Community Group Study Guide — Living Love When You Want to Fight

Matthew 5:38-42

Study Information:

In order to expose our need for a righteousness that exceeds the Scribes and Pharisees (Matthew 5:20), Jesus shows us the incredible gap between our moral actions and our hearts. You may have not committed murder, adultery, divorce or broken a formal oath but all of us have hated, lusted, misused power and lied. Jesus wants us to see our need for a new heart and show us a better way to live as people who are redeemed and brought into his kingdom. For that reason, he turns his focus to how we treat others when we are wronged. This study guide will focus on our sinful desire for retaliation and the next week’s study guide will focus on a call to proactively love our enemies.

Jesus begins this passage by saying, “You have heard it said, ‘eye for an eye and tooth for a tooth.’” Jesus is quoting an area of the Mosaic Law referred to by scholars as Lex Talionis or “law according to kind”. You can find this verse in places like Exodus 21:24-25, Leviticus 24:20 and Deuteronomy 19:21. This sort of law was common in parts of the ancient world, but it also stood out compared to some ancient near eastern cultures that would allow one to exact a higher degree of revenge or punishment then the crime deserved. That means that while our modern culture may find these words to be harsh and abrasive, they actually are full of grace. Instead of giving someone permission to take out their anger and their own twisted sense of justice on someone who has harmed them, this law would say that the punishment must fit the crime. Justice should be “just” and fair. By quoting this verse Jesus is telling us that this is the bare minimum standard for the people of God, but he does not stop there, he also shows us a better way! Returning evil for evil leads to more evil. Instead, Jesus tells us how to overcome evil with good by blessing those who curse us.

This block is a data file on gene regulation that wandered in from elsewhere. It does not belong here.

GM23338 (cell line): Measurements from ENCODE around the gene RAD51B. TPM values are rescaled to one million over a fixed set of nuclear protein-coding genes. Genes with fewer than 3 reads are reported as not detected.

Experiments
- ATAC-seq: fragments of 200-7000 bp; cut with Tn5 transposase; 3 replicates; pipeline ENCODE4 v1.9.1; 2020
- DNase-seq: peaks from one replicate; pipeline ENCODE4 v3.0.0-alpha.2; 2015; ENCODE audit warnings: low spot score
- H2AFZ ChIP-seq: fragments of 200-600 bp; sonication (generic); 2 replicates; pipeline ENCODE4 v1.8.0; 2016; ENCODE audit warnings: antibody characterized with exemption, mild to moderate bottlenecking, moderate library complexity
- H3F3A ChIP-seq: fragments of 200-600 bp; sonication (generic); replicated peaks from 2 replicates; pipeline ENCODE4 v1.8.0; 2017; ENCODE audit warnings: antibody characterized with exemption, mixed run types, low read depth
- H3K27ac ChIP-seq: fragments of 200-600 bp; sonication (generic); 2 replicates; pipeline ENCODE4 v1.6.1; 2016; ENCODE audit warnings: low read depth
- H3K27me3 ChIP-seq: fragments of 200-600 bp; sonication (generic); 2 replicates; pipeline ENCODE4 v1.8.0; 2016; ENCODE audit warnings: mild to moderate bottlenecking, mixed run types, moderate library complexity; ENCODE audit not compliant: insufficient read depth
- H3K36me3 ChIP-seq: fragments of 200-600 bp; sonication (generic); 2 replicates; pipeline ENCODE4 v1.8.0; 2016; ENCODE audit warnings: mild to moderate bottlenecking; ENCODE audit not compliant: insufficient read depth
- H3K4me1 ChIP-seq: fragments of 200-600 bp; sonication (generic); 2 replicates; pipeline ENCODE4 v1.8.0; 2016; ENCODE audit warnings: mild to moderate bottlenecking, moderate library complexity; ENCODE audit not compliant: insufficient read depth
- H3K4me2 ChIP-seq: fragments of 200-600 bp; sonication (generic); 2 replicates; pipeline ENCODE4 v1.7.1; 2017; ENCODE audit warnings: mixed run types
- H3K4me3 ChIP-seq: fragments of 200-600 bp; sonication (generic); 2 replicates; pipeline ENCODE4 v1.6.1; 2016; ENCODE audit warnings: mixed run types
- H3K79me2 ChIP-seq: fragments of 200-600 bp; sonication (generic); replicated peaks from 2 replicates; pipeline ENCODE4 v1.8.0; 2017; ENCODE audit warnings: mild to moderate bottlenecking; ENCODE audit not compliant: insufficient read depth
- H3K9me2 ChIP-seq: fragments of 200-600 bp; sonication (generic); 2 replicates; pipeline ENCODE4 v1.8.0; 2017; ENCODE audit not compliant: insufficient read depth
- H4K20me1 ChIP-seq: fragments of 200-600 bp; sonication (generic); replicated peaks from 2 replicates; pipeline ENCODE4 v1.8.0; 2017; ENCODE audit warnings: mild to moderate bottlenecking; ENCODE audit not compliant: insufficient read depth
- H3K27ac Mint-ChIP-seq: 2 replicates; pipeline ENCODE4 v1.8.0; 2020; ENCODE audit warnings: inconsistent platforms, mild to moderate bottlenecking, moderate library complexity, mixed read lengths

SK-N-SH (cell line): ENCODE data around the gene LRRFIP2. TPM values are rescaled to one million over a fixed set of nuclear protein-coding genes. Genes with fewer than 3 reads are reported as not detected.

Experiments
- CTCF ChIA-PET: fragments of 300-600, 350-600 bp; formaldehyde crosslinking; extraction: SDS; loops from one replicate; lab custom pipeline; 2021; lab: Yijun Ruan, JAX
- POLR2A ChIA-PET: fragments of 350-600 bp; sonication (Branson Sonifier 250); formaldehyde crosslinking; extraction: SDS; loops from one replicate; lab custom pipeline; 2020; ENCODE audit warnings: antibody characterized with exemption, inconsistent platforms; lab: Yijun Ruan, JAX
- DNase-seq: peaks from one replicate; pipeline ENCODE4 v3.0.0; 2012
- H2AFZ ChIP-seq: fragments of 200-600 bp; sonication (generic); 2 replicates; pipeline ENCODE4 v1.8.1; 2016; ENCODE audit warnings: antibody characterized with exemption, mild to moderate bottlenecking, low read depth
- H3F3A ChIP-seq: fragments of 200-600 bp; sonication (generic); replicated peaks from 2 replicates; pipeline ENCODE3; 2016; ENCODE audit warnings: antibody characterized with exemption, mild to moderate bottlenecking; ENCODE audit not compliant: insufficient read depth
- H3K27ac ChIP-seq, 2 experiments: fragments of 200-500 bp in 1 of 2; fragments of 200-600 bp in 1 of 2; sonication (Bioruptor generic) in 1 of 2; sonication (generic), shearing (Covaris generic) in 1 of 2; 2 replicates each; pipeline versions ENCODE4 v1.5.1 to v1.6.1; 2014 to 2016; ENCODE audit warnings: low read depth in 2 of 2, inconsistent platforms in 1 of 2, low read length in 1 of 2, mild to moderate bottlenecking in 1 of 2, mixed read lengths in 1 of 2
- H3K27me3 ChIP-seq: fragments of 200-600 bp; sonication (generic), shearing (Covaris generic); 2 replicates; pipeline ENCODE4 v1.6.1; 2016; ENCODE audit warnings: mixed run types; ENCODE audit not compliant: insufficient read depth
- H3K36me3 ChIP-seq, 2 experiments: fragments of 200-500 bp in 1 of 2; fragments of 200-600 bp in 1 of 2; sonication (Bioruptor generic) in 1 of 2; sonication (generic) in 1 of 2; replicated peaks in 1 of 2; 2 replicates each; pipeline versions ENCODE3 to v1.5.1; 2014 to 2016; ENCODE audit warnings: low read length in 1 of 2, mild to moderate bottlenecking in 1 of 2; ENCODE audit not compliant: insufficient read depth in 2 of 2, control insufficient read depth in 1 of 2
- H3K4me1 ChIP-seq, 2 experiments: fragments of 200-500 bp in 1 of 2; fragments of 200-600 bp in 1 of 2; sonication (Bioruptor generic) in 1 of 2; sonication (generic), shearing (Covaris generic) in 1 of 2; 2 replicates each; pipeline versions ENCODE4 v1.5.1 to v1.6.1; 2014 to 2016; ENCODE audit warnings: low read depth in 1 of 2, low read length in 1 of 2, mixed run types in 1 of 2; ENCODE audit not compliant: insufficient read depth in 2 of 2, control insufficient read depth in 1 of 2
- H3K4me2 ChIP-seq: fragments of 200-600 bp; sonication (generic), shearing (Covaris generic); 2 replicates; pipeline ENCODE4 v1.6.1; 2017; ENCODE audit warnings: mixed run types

We all know the experience of wanting to fight back when we are wronged. This means we often desire to not just get even but to see someone else suffer for the harm they’ve caused. This is a very fleshly and sinful response that is common to all of us at some point in our life. Others will sin against us in this world, and that means that some of us have faced untold abuse and suffering. We long for justice and we can praise God because he promises justice (Romans 12:19-21). However, the Lord desires to produce a spirit in us that does not seek immediate retaliation when wronged or harmed. We can pursue justice and freedom from abuse but  the Lord desires that we leave vengeance in his hands. Jesus will instruct us to control what we can control, and instead of cursing our enemies we should bless them.

Jesus teaches us this principle and then models it by giving us 4 examples in Matthew 5:39-42.

    • First, if someone slaps you turn the other cheek. Being slapped was an act of being demeaned in that culture, similar to being verbally slighted today.
    • Second, if someone sues you to “take your shirt” give them your cloak also.
    • Third, if you’re forced to go one mile go two.
    • Finally, give to those who beg from you and do not refuse.

What do we make of all of these examples?

First, these are wisdom sayings that would point us to make different ethical choices than we’d naturally make. Likewise, they are not meant to be exhaustive or without exception. For example, if you were being physically abused Jesus’ statement about turn the other cheek would tell you that the loving thing would be to remove yourself from harm and pursue justice instead of seeking to physically harm the other person in return.